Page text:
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A Lost Lady

3.63  ·  Rating Details  ·  3,078 Ratings  ·  277 Reviews
Written from the perspective of a male narrator, Willa Cather's classic novel is an American version of "Madame Bovary". It is a portrait of a talented woman trapped in the conventions and economic restraints of a marriage. It is the story of a woman who defies expectations, and whose personal changes coincide with the transforming American Frontier. In this work, Willa Ca ...more
Paperback, 160 pages
Published January 1st 1999 by Signet Classics (first published 1923)
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Feb 07, 2016 Sarah rated it really liked it  ·  review of another edition
Four and a half.

The elegant, beautiful Marian Forrester captivates not only her older husband, Captain Forrester, an elderly railroad pioneer, but also everyone she meets. She has energy, spirit and a passionate nature which helps in her move to the small town of Sweet Water, but she is also reckless and vulnerable. Captain Forrester values his wife and basks in her glory. He makes allowances for her behaviour and accepts her with an open heart.

This slim novel is powerful and very moving. Beauti
Jun 08, 2010 Katie rated it it was amazing  ·  review of another edition
Shelves: read-in-2010
Earlier this year, in the Fall, my family decided to go through all of my grandma's old books. She was a literature professor, so this was a pretty big task. My aunt boxed them all up and brought them in her van to the family reunion. My mom and her two sisters spent an entire morning going through the books, dividing them up like players in a fantasy football draft. I came in later and set a few aside for myself. I was looking at this book, A Lost Lady, when my cousin came in and told me how in ...more
May 25, 2015 Teresa rated it really liked it  ·  review of another edition
Shelves: n-usa, l-hbloomcanon
Há livros que me vejo perdida para opinar qualquer coisa sobre eles. Este por exemplo...
Comprei-o por instinto numa qualquer feira do livro e, provavelmente, morreria sem o ler caso não deparasse, num outro livro, com a referência à genialidade de Willa Cather.
Embora este não seja considerado o seu melhor romance, a sua leitura é um prazer, quer pela escrita - delicada e cativante -, quer pela história que conta: a de Marian Forrester, uma mulher que não renuncia ao amor, mesmo indo contra as c
May 31, 2009 Cynthia rated it really liked it  ·  review of another edition
Shelves: re-reads-2009
A young man grows up worshiping an older, gracious woman but he can't forgive her for choosing a vigorous, full life over his youthful, staid definition propriety. You can feel his angst over his puppy love for her battling the static vision he needs from her. She however, has her own longing to keep living and loving to her fullest ability. They both find a type of peace in the end.

Cather explores how well we can actually know and understand others. As a young woman the aging heroine married a
Sep 14, 2014 Anastasia rated it really liked it  ·  review of another edition
Shelves: 0-2012

La "signora perduta" che sta al centro di questo romanzo vive nel vecchio West. E' bellissima, nobile, affascina tutti. La vediamo attraverso gli occhi di un ragazzo che nulla ama al mondo quanto farle visita. Ma la "signora perduta" cela in sé un'attrazione per qualcosa tra il losco e il sordido, una sorta di perverso desiderio di degradazione.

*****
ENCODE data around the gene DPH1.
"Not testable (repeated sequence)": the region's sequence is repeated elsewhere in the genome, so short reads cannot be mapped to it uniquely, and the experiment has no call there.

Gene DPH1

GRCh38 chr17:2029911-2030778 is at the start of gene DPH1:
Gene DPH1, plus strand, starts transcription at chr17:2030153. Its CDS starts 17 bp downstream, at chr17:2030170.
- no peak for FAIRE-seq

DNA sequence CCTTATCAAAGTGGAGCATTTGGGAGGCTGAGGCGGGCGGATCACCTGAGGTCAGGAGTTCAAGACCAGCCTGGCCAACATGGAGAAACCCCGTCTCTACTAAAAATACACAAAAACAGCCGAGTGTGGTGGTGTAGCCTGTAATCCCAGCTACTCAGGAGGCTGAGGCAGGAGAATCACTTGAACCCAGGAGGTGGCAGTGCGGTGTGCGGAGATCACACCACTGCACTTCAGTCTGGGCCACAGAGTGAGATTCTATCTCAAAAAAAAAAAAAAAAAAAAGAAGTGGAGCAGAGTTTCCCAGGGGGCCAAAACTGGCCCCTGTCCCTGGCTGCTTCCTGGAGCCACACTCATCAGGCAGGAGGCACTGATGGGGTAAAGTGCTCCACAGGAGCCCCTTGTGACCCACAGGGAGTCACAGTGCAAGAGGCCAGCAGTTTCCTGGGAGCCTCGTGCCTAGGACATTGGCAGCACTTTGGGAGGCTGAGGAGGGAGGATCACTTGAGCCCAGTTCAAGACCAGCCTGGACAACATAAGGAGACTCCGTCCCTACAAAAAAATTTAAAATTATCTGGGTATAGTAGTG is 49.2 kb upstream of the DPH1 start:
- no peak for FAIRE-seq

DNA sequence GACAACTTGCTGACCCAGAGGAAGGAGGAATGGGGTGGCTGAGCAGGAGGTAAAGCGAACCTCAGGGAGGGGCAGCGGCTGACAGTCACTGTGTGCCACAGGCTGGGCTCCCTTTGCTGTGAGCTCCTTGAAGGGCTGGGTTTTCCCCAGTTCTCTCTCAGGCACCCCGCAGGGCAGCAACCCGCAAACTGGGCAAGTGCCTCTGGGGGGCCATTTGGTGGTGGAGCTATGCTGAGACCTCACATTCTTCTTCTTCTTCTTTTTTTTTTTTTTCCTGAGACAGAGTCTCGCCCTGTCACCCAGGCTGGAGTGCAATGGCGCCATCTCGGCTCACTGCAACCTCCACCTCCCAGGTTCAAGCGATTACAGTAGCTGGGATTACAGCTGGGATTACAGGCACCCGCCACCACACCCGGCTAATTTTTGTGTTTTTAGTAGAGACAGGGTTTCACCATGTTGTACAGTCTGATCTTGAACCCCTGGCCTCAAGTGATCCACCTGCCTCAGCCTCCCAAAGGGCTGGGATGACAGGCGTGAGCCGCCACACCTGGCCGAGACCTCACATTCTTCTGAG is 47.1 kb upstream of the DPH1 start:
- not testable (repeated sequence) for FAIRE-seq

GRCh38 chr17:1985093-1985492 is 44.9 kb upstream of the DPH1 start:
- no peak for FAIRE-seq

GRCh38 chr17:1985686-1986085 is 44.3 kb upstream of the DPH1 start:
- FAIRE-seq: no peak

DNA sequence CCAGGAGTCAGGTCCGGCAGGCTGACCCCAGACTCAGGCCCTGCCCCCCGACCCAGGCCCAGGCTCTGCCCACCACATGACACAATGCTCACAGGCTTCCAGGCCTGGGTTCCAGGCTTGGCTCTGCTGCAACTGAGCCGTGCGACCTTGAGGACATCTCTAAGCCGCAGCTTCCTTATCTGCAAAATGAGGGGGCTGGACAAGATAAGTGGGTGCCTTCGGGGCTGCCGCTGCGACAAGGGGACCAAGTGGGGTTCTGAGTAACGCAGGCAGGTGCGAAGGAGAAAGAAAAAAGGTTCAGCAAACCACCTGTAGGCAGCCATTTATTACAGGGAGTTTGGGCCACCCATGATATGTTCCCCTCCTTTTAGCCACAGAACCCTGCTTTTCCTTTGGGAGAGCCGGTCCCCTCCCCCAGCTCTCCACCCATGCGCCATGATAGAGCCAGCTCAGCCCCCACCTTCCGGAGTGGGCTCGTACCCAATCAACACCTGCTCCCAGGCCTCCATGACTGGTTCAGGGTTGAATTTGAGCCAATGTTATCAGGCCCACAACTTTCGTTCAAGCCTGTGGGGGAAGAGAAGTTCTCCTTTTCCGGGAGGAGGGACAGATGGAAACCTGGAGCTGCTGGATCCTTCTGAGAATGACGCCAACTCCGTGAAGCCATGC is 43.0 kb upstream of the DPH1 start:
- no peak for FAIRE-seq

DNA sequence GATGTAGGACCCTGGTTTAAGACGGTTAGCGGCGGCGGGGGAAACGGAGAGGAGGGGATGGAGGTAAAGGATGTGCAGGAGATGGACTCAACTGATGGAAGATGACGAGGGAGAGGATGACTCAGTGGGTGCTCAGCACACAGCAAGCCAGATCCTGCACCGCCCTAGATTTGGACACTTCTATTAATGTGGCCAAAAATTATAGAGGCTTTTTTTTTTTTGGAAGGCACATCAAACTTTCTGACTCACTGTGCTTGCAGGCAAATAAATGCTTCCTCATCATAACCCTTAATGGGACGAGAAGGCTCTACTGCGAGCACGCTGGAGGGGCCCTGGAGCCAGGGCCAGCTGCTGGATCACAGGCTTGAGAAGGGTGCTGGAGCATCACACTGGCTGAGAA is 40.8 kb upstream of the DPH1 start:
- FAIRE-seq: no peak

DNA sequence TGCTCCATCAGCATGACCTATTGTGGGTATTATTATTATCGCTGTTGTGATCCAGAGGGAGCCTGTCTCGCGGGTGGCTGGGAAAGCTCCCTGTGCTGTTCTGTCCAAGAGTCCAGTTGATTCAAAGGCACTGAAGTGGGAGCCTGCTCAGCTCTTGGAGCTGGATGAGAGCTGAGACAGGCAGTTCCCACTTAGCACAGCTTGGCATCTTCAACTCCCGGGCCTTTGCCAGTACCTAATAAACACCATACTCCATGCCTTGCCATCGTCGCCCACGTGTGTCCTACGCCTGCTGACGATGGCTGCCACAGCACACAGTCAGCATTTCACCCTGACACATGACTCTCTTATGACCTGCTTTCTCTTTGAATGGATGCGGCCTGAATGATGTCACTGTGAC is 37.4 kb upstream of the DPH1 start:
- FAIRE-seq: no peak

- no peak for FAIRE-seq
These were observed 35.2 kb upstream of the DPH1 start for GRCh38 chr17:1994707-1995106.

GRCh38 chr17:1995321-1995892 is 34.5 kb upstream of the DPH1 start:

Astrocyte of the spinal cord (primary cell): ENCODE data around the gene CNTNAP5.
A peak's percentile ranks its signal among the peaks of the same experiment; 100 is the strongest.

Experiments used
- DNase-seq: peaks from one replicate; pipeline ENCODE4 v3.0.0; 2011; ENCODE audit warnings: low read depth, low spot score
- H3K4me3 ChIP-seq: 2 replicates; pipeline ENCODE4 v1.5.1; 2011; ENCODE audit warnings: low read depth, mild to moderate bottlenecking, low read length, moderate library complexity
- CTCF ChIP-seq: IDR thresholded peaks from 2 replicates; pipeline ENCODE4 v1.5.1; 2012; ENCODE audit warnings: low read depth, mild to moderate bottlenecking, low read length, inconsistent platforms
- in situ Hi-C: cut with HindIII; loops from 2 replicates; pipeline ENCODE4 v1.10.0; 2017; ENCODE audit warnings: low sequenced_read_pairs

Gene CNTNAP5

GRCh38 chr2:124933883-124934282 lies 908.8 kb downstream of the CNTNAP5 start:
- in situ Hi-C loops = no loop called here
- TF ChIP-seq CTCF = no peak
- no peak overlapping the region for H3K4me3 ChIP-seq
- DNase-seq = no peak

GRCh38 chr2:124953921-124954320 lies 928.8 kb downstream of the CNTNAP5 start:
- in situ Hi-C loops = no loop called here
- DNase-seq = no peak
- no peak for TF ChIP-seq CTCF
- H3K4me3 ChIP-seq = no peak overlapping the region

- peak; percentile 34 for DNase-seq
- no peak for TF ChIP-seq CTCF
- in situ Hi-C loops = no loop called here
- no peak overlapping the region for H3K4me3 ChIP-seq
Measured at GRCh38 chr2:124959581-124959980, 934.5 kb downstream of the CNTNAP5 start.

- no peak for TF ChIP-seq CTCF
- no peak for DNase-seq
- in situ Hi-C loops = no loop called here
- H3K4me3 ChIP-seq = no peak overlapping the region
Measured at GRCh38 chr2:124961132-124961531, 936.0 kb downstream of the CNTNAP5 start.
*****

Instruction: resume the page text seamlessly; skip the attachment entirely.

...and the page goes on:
Io mi chiedo che abbia capito l'Adelphi di questo libro se la descrizione e la sua reale essenza non potrebbero essere più diversi di così. Una signo
Mar 19, 2012 Erin rated it really liked it  ·  review of another edition
Shelves: classics
This was one of those books that I felt was only okay while I was reading it, but when I finished it and started analyzing it, I really appreciated and enjoyed it. Cather is really growing on me as an author. I like her understated prose, and I like that her characters can simultaneously be symbols, yet vibrant and complex people that defy simple descriptions.

Cather thought of this book as a character study, which is gutsy, as Marian is narrated almost entirely through other people (and men, at
The pity is that I was first introduced to Willa Cather while in grade school. She was force fed to me because, surprise-surprise, I grew up in Nebraska. It has taken me years to come back around and give her a fair shake.

And yet, I still don't like this novel. Its an easy read, most of her works are. Thats not to say they are simple, just very aesthetic. She is a minimalist in her writing, and can do in a few short words what it takes other authors pages to do. Its her style, and she is marvell
Sep 07, 2009 Tom rated it really liked it  ·  review of another edition
I continue to be amazed at the consistency of Willa Cather's work. As far as my favorite fiction writers go, only Flannery O'Connor comes close, but her published output is also significantly smaller than Cather's.

This is the sixth of Cather's books that I've read, and I honestly only picked this one because it's short and I needed something I could breeze through after slogging through Faulkner's The Unvanquished (which isn't especially long itself). Cather's also been a reliable bet, and A Los
Gertrude & Victoria
A Lost Lady is both an outstanding portrait of transitional America as well as a character sketch of a pioneering woman in a small prairie town of the central plains: Mrs. Marian Forrester. Her husband is an aging older man, influential and wealthy, who made his fortune in the railroad business. She is a woman with charm, passion, and intelligence, admired by many in the rural town of Sweet Water. The story follows her life, a life seemingly of quiet satisfaction and steadfast loyalty, through t ...more
Nov 24, 2015 Nikol rated it really liked it  ·  review of another edition